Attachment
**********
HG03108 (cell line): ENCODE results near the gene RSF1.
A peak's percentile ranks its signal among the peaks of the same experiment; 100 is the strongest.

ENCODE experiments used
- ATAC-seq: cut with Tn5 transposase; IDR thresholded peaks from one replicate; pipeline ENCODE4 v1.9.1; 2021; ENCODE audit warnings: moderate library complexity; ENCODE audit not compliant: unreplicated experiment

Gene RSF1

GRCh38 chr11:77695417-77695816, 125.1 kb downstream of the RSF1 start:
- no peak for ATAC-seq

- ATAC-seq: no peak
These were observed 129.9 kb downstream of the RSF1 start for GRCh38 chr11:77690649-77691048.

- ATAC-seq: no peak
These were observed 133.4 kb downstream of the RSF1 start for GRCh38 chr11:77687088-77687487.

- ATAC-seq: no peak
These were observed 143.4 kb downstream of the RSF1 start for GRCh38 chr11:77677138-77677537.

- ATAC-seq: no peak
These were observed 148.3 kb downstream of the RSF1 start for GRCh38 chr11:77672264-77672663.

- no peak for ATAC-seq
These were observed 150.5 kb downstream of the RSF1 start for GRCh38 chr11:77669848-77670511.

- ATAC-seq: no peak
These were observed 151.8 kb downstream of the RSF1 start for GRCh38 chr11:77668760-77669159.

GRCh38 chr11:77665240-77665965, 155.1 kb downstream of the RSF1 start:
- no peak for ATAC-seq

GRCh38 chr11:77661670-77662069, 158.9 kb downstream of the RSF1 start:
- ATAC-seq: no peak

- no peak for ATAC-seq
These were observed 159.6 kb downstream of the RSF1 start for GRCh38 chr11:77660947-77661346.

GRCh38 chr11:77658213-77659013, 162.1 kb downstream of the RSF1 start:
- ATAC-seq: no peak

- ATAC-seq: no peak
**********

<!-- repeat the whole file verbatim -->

HG03108 (cell line): ENCODE results near the gene RSF1.
A peak's percentile ranks its signal among the peaks of the same experiment; 100 is the strongest.

ENCODE experiments used
- ATAC-seq: cut with Tn5 transposase; IDR thresholded peaks from one replicate; pipeline ENCODE4 v1.9.1; 2021; ENCODE audit warnings: moderate library complexity; ENCODE audit not compliant: unreplicated experiment

Gene RSF1

GRCh38 chr11:77695417-77695816, 125.1 kb downstream of the RSF1 start:
- no peak for ATAC-seq

- ATAC-seq: no peak
These were observed 129.9 kb downstream of the RSF1 start for GRCh38 chr11:77690649-77691048.

- ATAC-seq: no peak
These were observed 133.4 kb downstream of the RSF1 start for GRCh38 chr11:77687088-77687487.

- ATAC-seq: no peak
These were observed 143.4 kb downstream of the RSF1 start for GRCh38 chr11:77677138-77677537.

- ATAC-seq: no peak
These were observed 148.3 kb downstream of the RSF1 start for GRCh38 chr11:77672264-77672663.

- no peak for ATAC-seq
These were observed 150.5 kb downstream of the RSF1 start for GRCh38 chr11:77669848-77670511.

- ATAC-seq: no peak
These were observed 151.8 kb downstream of the RSF1 start for GRCh38 chr11:77668760-77669159.

GRCh38 chr11:77665240-77665965, 155.1 kb downstream of the RSF1 start:
- no peak for ATAC-seq

GRCh38 chr11:77661670-77662069, 158.9 kb downstream of the RSF1 start:
- ATAC-seq: no peak

- no peak for ATAC-seq
These were observed 159.6 kb downstream of the RSF1 start for GRCh38 chr11:77660947-77661346.

GRCh38 chr11:77658213-77659013, 162.1 kb downstream of the RSF1 start:
- ATAC-seq: no peak

- ATAC-seq: no peak